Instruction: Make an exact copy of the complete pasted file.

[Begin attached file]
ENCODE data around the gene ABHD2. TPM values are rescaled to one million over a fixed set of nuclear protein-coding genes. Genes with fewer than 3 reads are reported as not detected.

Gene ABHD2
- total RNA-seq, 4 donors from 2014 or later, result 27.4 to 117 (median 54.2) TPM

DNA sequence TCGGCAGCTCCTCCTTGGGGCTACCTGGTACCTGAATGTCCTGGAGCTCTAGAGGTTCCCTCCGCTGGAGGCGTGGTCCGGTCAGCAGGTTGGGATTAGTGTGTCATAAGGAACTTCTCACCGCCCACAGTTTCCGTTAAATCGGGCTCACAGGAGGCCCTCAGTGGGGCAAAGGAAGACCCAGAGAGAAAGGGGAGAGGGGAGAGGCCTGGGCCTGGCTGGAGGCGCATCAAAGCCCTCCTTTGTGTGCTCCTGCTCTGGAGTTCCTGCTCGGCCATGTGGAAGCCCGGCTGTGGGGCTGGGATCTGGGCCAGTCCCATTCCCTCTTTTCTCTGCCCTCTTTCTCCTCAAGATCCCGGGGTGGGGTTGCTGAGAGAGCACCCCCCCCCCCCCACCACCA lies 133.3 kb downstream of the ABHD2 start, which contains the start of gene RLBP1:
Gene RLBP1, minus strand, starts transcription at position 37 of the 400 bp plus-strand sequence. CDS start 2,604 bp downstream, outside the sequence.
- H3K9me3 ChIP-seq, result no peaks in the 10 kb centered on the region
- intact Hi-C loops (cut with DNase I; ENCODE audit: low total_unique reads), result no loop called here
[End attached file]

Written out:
ENCODE data around the gene ABHD2. TPM values are rescaled to one million over a fixed set of nuclear protein-coding genes. Genes with fewer than 3 reads are reported as not detected.

Gene ABHD2
- total RNA-seq, 4 donors from 2014 or later, result 27.4 to 117 (median 54.2) TPM

DNA sequence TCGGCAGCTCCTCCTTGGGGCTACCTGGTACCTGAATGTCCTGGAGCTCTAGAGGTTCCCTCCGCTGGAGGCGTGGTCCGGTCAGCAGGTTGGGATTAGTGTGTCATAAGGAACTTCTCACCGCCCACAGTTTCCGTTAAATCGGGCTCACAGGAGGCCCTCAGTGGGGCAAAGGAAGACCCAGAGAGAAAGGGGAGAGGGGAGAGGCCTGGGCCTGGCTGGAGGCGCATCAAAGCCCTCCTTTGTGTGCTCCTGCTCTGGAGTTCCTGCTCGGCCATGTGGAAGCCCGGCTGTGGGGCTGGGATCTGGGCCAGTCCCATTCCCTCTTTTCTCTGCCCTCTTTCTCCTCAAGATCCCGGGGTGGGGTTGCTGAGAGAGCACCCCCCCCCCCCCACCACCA lies 133.3 kb downstream of the ABHD2 start, which contains the start of gene RLBP1:
Gene RLBP1, minus strand, starts transcription at position 37 of the 400 bp plus-strand sequence. CDS start 2,604 bp downstream, outside the sequence.
- H3K9me3 ChIP-seq, result no peaks in the 10 kb centered on the region
- intact Hi-C loops (cut with DNase I; ENCODE audit: low total_unique reads), result no loop called here